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    I also want to recommend Moto Camp in Pucón. For anyone traveling by bike through Pucon it is the place to stay. Built by a Chilean who previously spent five years traveling the world on a bike, it does all the little things right. This guy knows what ADVers need in an accommodation. And of course you get to meet and swap fish tales with plenty of other riders passing through.
    :thumb


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  6. infinityjellyd

    infinityjellyd Been here awhile

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    Travel Tip #320: Things to consider when invited to act as a shaman


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    As a seasoned traveler you may find yourself in a conversation comparing prior shamanisitic experiences when it is pointed out that there are in fact some medicinal plants growing on the property just a few feet from your hammock. Your enthusiasm may be misconstrued as confidence and then you could find yourself handed a half meter of echinopsis pachanoi and assigned the task of converting the plant into an elixir of the soul. Don't panic. Keep in mind the following things and all will go well:

    - Google is your friend. More information on plant preparation than should be legally allowed is available with just a few keystrokes.

    - Don't forget to look up the proper indigenous name for the plant. It will make you sound like you know what you're doing.

    - When cooking the strange brew, bring a book. A full twelve hours may be needed to fully separate the pulp from the alkaloids. It's a good time to bite off a chunk of 1Q84's 1,317 pages.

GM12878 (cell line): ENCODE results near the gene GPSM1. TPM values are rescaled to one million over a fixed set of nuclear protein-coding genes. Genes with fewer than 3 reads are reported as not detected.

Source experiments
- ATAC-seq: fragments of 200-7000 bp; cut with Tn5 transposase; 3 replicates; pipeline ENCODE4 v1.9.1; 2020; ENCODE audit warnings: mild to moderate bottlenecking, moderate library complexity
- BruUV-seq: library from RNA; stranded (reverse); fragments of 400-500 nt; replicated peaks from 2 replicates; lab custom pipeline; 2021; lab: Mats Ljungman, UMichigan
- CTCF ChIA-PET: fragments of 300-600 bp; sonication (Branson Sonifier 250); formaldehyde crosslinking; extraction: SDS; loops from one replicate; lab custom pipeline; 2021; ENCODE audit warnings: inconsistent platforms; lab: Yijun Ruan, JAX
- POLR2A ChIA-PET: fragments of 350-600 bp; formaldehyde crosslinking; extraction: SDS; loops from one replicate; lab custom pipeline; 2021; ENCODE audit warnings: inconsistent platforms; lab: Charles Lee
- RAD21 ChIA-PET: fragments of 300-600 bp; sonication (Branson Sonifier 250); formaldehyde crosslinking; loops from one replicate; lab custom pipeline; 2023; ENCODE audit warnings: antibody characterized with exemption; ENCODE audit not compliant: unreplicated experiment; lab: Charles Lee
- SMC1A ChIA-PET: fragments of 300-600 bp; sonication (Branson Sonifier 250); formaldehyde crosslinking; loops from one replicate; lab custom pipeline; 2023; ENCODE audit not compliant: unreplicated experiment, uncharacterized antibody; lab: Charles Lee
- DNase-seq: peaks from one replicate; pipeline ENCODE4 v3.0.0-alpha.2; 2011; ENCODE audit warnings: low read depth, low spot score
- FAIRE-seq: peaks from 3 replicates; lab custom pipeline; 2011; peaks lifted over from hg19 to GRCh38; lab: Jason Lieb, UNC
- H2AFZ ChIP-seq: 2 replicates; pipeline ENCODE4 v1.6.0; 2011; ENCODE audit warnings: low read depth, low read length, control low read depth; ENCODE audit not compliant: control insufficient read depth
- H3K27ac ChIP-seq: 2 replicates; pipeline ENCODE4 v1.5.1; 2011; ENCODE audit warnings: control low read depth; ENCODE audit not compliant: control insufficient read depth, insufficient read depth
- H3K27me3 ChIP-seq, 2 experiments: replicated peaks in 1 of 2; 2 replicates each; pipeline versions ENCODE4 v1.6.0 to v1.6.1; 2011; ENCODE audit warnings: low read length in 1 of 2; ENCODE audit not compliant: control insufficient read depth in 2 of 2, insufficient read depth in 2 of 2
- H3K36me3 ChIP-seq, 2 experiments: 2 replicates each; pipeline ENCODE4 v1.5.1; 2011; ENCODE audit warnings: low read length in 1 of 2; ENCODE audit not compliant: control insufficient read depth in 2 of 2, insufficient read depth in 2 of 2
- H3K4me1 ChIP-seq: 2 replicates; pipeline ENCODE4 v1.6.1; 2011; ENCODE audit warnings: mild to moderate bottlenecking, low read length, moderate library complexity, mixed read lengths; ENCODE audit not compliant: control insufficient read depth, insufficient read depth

- Think only positive thoughts while touching the cactus and cooking the brew because maybe all the metaphysical shit is real.

    - Dress accordingly for the ceremony. Go sock-less and maybe put your hair in a bun if it's long enough. Anything that gives you the air of carefree chaperone to the spirit world. If you have a hemp shirt, wear it. No one is going to believe a shaman wearing Nike Dri-FIT.

    - Pick a sacred space for the ceremony. Try to avoid hilltops in direct sunlight. You'd think the combination of view and nature would be ideal, but you'd be wrong. Sunlight amplifies nausea.

    - Start by burning something. Tobacco. Palo Santo. Whatever. The sacred space won't cleanse itself.

    - Encourage the group to make some music. It will call the spirits to you and create vibrations through which interworld communication can take place. Also, it gives you something to kill the boredom while you wait the necessary two hours for the mescaline to kick in. Drums, pan flutes, or maracas make simple but effective instruments. Maybe don't try playing the flute if you can't get it to make concordant notes.

    - Don't think about the taste. Dear god, think about anything but the bitter taste. And maybe add more lemon juice next time.

    - Ignore the sounds of your fellow participants' vomiting. Be a good shaman and remind them that that is their body just passing all their negative energy. And breakfast.